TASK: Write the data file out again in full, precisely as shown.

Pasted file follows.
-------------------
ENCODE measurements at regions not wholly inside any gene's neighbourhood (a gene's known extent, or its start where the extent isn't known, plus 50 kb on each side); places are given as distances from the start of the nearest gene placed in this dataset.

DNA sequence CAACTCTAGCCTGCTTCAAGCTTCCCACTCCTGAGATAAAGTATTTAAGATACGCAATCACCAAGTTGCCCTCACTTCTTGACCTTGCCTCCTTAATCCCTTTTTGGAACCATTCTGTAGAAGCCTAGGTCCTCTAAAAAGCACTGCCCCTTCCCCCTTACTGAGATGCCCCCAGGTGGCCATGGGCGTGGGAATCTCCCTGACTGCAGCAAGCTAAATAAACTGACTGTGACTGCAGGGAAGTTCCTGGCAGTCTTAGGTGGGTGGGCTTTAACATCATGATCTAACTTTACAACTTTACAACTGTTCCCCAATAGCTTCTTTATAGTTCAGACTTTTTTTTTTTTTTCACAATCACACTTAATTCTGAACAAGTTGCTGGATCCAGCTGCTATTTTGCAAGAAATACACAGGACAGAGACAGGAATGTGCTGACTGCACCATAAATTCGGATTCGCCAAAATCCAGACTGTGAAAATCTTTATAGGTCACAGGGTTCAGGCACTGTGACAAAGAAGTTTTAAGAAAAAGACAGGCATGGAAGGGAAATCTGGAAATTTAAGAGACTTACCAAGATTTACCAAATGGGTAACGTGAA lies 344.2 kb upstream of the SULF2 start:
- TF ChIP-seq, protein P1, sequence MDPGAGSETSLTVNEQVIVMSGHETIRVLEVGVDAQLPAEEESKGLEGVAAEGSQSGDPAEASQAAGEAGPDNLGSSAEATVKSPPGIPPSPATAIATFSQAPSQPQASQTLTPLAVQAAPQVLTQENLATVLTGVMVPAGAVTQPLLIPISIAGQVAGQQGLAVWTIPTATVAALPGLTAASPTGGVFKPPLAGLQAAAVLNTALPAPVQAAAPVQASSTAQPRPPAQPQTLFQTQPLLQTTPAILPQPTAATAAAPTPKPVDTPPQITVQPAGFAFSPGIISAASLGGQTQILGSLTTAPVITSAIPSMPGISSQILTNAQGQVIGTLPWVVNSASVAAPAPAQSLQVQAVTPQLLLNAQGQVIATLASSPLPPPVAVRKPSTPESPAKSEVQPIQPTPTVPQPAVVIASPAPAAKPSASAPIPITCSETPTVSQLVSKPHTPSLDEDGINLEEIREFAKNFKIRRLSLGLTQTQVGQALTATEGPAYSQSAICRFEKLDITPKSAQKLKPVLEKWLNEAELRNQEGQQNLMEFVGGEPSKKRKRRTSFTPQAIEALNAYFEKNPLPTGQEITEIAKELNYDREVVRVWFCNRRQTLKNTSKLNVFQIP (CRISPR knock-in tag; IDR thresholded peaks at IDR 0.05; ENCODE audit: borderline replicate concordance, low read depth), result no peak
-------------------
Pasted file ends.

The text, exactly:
ENCODE measurements at regions not wholly inside any gene's neighbourhood (a gene's known extent, or its start where the extent isn't known, plus 50 kb on each side); places are given as distances from the start of the nearest gene placed in this dataset.

DNA sequence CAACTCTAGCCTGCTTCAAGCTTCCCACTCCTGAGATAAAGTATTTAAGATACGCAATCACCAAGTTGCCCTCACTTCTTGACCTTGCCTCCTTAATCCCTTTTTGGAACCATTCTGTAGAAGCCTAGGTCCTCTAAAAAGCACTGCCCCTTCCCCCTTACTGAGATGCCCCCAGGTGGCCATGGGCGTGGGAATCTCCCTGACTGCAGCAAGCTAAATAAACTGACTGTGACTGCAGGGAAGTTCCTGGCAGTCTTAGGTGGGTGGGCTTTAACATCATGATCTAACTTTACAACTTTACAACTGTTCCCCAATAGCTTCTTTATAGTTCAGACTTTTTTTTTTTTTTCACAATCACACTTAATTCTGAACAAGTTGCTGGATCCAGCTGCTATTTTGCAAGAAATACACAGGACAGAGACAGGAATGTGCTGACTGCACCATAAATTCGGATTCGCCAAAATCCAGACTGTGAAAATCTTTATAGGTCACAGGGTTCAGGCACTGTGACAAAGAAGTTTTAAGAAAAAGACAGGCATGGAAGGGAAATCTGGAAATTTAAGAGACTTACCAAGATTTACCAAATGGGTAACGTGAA lies 344.2 kb upstream of the SULF2 start:
- TF ChIP-seq, protein P1, sequence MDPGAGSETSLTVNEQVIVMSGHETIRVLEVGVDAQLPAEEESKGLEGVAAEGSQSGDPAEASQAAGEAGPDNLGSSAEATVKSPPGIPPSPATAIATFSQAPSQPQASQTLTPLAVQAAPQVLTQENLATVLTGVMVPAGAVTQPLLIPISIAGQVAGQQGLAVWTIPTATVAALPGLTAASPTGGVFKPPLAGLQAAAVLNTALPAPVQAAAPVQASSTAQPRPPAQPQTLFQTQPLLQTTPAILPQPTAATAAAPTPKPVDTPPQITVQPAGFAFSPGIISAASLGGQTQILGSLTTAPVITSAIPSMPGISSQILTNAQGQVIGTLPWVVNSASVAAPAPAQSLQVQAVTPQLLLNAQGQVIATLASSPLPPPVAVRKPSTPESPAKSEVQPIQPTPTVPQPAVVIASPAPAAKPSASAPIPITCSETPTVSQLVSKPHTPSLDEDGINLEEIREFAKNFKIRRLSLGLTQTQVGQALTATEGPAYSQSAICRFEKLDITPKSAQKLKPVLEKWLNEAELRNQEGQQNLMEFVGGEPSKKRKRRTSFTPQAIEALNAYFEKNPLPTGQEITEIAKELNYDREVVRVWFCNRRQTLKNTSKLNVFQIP (CRISPR knock-in tag; IDR thresholded peaks at IDR 0.05; ENCODE audit: borderline replicate concordance, low read depth), result no peak